On a clear winter night in upstate New York, two young men break in to a house. Within minutes, an old woman is dead and the house is in flames. Across the country, Patty Dickerson's phone rings. It's her husband. He wants her to know that he and his friend have gotten themselves into a little trouble. So Patty's old life ends and a strange new one begins. For the next twenty-eight years, she must live with the absence caused by her husband's incarceration, attempt to raise her son, and brave the scorn of her community. As unflinching as it is heartrending, The Good Wife confirms O'Nan's place as one of our country's most wide-ranging and empathetic masters.
""One of the most authentic contemporary political novels I've read by an American writer. . . . [O'Nan] creates a mood so intense that, as long as the novel lasts, the reader can't escape it.""--Nell Freudenberger, The New York Times Book Review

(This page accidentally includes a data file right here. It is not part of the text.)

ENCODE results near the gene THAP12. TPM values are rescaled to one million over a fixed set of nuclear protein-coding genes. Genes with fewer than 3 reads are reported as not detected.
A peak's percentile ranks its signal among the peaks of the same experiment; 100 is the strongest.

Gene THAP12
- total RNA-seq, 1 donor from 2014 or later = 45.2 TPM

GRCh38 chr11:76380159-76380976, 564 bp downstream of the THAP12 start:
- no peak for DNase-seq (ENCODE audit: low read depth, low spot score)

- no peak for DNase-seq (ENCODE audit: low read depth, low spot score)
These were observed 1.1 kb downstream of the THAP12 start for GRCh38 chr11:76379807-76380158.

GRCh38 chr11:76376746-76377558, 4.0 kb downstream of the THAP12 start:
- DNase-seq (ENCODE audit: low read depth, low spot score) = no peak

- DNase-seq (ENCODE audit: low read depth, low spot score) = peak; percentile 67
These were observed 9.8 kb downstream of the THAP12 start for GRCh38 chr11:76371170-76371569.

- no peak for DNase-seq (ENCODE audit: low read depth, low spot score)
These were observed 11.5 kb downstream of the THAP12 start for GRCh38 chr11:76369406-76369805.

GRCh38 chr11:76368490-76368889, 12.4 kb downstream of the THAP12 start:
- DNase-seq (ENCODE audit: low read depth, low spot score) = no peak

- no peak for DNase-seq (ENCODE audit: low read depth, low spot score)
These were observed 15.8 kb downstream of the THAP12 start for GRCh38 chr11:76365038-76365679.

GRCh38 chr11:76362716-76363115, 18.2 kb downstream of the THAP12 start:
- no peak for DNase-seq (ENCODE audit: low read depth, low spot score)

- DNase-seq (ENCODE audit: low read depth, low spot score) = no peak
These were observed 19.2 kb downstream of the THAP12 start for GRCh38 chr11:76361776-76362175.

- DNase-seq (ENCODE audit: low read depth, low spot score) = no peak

""The Good Wife is powerful, unforgettable. . . . O'Nan knows what Evan S. Connell knew . . . that an unassuming woman might be surprisingly complicated . . . .Patty Dickerson is a wonderful character, and this novel is astonishing.""--The Washington Post Book World
""A moving, lyrical, assured piece of work . . . O'Nan is an experienced explorer of the irrationalities of being human.""--The Atlanta Journal-Constitution